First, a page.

Leaving Millau we fuel up on N roads to Le Puy-en-Velay. Unable to control himself, Steve hits light-speed again and that’s the last we see of him.
We get a text to say he’s on route to Le Puy and will meet us there. Wicked rain arrives, we’ve got as much grip as a wet fish in olive oil. All I can see are my crappy fabric panniers with no covers getting drenched from a cafe. But with so many miles to go we must press-on. Mark’s Nav takes us on some very odd roads through the hills but as the rain fairs up these turn out to be the best roads yet on Motoeuro. We wind our way through the hills and past viaducts, vineyards, rivers and the most spectacular scenery, we’re dry now and the sun is out, you couldn’t wipe the smile of our faces if you tried.
Steve is in Le Puy-en-Velay at an Ibis hotel, we end up at an Etap. Luckily, they are only 500 yards apart. However, an hour later, no Steve. We get a text to say he’s riding back home to the UK – pressures of life are getting to him. We’re all disappointed for Steve.
We have more than our fair share of beer tonight and wake to a delicious French breakfast – dry, cold toast and dehydrated bread that makes your teeth ache. Yum.
We’re ride towards Lyon and then Dijon. We must put in about 200+ miles today if we’ve a chance of getting back in time. Somewhere near 260 miles we pull in at Parcey (just shy of Dijon on the A39). Parcey is situated in the Jura (Franche-Comte region) in the east of France at 39 km from Lons-le-Saunier, the department capital.
We stop at the Parcey Hotel, right by the river – perfik! The owner invites us to put our bikes in his garage overnight. We hit the Leffe Beer, grab a seat outside in the sun and in no time the team are talking bollox and laughing at anything.
Cooking is a national hobby in France, if you get the option stay in a private hotel, pension or Logis, the food is always excellent. Our hosts are just a regular couple who own a small hotel – our food was superb and after wine, we’re goosed by 11pm.
We aim for Luxembourg today as it would be a crime to miss out on cheap fuel. We head for the motorways and take the toll costs on the chin. 70+ miles and we’re only a few miles from the border and the rain came – angry rain. Roads were flooding as we ride.
Refuelled and re-coffeed we press on knackered as the concentration needed to survive this mad place is intense. A local points us in the direction of a cheap hotel, but within two turns we’d lost it, the rain and wet roads aren’t helping – we need rest and beer.
Sat Nav to the rescue as Mark finds a fantastic old hunting lodge on the edge of a forest, two rooms please and we’ll take our apéritifs in the wine cellar. Pewter jugs of cold beer were served and after Marky had deciphered the menu, we took the time to reflect on a mad, mad day of riding. Sun, rain, thunder, lightning, humidity – we’ve had it all today. Checking my phone Steve made it back by 10am the same morning – 700+ miles in 16 hours, doesn’t sound like great fun but he’s safe.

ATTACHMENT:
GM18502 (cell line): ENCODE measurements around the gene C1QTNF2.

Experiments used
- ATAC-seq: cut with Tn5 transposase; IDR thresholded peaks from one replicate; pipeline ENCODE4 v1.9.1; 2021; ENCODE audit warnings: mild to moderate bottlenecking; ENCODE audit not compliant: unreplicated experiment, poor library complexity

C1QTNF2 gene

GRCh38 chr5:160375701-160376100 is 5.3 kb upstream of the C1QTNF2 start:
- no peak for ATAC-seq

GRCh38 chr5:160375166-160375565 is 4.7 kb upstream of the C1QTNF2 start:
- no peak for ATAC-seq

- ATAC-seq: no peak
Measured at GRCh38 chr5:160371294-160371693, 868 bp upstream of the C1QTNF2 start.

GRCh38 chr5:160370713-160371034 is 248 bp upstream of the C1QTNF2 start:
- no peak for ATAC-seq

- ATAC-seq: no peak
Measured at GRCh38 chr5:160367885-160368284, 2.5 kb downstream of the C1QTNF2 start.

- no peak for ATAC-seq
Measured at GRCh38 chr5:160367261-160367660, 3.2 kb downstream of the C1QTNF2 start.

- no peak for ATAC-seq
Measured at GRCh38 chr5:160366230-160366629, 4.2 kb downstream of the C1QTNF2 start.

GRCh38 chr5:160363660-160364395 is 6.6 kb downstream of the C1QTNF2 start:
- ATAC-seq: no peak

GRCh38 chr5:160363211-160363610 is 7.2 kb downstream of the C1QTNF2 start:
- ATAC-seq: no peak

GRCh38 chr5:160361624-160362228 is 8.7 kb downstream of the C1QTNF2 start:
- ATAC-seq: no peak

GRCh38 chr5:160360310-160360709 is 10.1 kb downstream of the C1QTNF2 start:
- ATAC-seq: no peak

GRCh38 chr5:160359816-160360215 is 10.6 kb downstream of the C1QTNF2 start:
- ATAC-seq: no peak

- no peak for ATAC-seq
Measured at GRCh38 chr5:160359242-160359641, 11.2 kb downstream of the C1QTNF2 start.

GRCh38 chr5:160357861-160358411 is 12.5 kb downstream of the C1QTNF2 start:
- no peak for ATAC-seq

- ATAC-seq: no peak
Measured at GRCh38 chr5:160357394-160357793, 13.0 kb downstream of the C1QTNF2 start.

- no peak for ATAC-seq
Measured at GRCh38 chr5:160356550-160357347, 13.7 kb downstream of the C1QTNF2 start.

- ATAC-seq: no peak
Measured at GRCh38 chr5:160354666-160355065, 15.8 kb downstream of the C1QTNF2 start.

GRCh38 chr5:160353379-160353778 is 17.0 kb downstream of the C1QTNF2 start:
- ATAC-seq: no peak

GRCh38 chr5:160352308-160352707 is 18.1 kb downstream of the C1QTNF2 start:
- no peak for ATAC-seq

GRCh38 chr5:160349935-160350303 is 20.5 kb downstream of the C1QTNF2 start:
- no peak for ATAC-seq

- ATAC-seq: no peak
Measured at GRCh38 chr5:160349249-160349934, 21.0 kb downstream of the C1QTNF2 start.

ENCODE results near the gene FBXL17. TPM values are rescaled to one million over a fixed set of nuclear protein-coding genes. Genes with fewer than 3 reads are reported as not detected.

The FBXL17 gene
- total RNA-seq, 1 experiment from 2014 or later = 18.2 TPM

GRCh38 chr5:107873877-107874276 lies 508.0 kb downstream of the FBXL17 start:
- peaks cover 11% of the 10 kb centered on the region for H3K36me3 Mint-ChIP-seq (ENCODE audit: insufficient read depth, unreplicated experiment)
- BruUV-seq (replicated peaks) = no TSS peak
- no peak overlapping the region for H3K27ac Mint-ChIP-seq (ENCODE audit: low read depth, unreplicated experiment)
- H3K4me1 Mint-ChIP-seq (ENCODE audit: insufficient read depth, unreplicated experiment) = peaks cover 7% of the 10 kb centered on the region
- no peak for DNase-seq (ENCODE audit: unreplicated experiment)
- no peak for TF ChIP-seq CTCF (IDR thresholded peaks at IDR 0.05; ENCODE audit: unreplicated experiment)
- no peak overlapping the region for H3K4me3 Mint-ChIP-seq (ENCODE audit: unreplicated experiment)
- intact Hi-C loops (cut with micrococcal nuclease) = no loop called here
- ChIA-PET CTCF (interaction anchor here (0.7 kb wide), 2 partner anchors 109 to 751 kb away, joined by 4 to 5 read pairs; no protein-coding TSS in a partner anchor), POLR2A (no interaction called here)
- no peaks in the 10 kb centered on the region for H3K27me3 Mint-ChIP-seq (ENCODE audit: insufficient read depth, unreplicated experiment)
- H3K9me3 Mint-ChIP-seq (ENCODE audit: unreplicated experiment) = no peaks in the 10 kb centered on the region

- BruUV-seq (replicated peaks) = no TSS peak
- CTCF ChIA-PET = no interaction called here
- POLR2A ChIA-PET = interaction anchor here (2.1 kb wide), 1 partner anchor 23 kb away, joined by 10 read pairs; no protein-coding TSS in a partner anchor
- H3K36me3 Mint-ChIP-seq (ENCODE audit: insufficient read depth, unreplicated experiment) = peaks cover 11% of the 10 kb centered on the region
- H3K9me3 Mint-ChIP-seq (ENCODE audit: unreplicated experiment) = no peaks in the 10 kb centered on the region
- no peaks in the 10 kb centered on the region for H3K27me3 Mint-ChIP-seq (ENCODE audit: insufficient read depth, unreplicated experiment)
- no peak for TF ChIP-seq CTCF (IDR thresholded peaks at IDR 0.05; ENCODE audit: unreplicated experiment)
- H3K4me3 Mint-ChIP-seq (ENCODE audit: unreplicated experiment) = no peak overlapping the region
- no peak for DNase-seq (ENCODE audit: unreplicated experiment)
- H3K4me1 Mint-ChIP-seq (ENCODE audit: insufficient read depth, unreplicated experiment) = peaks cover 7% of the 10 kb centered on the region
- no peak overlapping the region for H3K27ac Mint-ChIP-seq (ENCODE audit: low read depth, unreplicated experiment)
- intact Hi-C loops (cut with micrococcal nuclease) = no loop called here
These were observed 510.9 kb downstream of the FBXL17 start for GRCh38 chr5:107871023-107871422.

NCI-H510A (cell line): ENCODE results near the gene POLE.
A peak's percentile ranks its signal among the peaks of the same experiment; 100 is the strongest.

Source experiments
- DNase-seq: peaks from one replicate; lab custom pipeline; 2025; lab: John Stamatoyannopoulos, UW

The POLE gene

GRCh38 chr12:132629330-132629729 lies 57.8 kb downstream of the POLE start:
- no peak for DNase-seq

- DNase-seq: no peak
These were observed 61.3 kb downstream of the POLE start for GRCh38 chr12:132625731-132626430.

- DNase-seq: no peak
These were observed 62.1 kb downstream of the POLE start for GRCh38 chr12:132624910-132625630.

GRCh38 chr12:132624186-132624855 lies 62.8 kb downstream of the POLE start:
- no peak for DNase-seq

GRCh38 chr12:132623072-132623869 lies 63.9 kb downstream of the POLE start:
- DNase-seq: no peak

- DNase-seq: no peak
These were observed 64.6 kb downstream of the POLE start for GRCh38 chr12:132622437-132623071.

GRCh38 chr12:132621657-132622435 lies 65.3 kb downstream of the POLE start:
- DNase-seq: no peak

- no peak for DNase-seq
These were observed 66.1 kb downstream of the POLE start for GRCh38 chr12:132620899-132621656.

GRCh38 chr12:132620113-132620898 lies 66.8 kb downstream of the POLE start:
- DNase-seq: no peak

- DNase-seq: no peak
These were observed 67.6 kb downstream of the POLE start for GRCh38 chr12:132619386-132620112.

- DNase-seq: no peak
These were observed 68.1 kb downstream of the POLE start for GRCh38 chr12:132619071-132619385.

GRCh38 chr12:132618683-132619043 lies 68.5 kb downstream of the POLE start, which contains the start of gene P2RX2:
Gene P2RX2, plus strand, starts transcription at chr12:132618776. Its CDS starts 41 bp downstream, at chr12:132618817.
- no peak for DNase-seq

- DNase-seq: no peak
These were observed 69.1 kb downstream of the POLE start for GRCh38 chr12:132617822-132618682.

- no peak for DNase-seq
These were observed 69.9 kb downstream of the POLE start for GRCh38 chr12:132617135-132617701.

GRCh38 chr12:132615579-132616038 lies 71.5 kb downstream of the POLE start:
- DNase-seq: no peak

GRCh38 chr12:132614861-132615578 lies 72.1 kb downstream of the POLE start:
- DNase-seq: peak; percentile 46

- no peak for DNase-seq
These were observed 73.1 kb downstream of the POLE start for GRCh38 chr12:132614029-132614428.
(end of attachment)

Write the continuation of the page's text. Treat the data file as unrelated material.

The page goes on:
Our evening meal was the best so far and believe me we’re had some fantastic food. We have found heaven and it’s called Hotel Barriere in Belgium of all Places. Motoeuro? More like MotoGastro this year 🙂
It’s really misty the next day as we ride through the forest, pick up the motorway to Brugge. We’ve got an hour to find emergency gifts then off to the ferry. Herded on first before the cars, we secure our bikes. Last evening on the beer so let’s make the most of it. Geordie and Mark can’t resist the 3 foot long Toblerone bars in the gift shop then it’s time for enthusiastic clapping and cheering at the live band. More beer, Brandy? Go on then. Another pint anyone?….. Oh lordy.
150 miles back to Tyneside, time to go our separate ways. It’s been a blast, happy days! MotoGasto – Anyone got a Rennie?
Five riders were always tricky to manage, easy to get split-up and with different habits, some would stop for snacks or cigarettes while others wanted to march on.
Okay, we should have all had the route with pre-planned meet up points or even accom booked in advance – But we literally fell off the ferry and made it up!
The Millau Viaduct is incredible, now with extra viewing areas and facilities I would encourage anyone to visit. With traffic bypassing the large town of Millau, accom and restaurants are cheap with much availability.
As ever, five mates away predictably hit the beer a little too much – But we achieved our goal and discovered good roads, great venues, had such a laugh and rode over the tallest bridge in the world. Not bad at all!